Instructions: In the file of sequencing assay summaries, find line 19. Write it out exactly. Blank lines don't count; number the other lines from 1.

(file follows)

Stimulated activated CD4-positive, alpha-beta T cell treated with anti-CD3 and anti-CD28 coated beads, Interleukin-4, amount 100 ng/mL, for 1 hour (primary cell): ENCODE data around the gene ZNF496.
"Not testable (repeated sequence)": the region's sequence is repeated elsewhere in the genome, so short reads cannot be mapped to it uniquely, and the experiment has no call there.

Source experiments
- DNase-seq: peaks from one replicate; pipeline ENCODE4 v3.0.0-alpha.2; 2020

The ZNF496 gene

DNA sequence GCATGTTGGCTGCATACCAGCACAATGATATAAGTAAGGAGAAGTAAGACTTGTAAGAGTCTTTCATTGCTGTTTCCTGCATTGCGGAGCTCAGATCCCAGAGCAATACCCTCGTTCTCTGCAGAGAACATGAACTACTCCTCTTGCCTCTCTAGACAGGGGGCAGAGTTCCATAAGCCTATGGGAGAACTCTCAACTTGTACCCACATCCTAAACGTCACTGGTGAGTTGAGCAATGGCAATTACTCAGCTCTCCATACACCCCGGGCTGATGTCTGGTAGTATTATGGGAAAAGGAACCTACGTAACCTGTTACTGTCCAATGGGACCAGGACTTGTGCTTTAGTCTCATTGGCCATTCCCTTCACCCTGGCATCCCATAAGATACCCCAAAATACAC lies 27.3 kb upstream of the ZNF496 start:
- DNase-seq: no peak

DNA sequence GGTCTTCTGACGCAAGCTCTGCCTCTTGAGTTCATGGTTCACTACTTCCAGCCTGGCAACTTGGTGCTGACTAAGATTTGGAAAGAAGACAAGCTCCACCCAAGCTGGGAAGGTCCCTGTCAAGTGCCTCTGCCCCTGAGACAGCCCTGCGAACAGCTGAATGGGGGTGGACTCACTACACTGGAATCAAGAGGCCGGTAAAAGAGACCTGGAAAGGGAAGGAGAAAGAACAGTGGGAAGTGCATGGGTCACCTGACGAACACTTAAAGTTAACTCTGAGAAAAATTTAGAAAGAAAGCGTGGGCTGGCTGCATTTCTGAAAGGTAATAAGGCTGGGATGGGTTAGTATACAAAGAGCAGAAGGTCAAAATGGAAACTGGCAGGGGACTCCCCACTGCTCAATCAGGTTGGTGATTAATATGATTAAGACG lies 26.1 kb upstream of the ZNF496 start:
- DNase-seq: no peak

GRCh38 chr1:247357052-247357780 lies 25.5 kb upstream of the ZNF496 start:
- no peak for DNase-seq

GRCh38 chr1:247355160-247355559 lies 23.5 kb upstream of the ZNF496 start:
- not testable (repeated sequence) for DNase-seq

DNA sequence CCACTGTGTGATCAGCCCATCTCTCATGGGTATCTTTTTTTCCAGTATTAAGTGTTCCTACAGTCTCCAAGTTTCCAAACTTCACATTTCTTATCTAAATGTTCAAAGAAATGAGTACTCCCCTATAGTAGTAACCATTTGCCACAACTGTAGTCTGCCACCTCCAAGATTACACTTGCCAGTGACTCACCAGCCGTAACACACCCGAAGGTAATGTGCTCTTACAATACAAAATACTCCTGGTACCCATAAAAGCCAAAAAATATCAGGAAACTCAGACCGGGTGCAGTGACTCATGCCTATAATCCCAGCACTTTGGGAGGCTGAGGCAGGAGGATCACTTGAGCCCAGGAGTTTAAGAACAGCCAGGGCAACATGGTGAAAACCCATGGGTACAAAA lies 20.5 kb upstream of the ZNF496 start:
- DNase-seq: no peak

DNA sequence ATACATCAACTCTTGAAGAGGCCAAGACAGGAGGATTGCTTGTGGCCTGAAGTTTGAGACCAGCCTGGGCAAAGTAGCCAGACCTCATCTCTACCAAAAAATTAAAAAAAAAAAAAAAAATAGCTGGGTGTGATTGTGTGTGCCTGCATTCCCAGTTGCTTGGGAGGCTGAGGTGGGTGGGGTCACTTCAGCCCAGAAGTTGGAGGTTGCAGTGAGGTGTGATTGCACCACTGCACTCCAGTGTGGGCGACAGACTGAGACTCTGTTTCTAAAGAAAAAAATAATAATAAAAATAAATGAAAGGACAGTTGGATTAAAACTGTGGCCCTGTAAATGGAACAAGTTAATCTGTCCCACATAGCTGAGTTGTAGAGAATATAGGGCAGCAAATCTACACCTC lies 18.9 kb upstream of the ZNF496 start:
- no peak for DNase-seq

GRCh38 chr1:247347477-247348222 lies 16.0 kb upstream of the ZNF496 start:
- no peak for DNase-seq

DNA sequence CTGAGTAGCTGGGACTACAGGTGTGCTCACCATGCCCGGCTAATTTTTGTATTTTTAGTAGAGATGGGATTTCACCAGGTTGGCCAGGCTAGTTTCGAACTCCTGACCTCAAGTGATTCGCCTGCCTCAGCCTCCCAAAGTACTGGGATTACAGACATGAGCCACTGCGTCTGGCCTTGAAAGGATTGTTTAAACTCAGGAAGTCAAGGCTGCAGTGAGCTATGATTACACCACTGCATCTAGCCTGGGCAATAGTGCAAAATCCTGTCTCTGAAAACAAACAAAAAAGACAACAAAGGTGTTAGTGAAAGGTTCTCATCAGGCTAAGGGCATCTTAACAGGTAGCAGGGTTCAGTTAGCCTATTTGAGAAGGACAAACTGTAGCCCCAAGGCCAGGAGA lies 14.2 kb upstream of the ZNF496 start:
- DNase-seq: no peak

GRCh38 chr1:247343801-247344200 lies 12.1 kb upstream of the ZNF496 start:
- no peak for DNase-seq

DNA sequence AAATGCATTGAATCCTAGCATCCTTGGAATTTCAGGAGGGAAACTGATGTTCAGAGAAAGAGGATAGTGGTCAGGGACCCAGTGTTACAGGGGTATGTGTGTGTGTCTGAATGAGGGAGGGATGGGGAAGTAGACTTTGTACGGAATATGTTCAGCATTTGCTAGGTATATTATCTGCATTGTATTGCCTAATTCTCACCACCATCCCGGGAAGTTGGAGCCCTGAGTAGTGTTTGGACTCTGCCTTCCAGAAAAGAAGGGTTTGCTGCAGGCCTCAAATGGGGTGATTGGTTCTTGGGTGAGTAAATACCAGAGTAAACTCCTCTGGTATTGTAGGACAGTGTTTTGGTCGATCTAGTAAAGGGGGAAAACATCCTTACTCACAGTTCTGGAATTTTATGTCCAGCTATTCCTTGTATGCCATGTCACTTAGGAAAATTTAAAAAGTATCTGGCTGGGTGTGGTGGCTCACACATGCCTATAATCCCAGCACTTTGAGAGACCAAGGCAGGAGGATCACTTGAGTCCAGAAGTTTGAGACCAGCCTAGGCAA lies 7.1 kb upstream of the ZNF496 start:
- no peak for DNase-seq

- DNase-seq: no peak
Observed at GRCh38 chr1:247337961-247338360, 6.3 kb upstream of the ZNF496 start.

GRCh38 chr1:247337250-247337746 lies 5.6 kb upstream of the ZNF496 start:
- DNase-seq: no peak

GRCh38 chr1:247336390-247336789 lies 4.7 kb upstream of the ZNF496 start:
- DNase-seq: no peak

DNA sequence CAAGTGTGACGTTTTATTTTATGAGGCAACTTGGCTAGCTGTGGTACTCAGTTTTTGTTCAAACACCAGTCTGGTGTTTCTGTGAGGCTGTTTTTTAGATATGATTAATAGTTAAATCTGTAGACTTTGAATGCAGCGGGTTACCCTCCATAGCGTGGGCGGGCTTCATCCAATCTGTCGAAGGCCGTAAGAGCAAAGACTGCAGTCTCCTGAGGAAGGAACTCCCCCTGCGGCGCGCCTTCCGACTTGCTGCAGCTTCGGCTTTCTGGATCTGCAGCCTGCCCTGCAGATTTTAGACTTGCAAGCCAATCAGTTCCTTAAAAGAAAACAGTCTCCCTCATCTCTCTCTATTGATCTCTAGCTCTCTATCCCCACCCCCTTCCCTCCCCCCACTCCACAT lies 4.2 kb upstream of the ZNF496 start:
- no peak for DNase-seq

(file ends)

- no peak for DNase-seq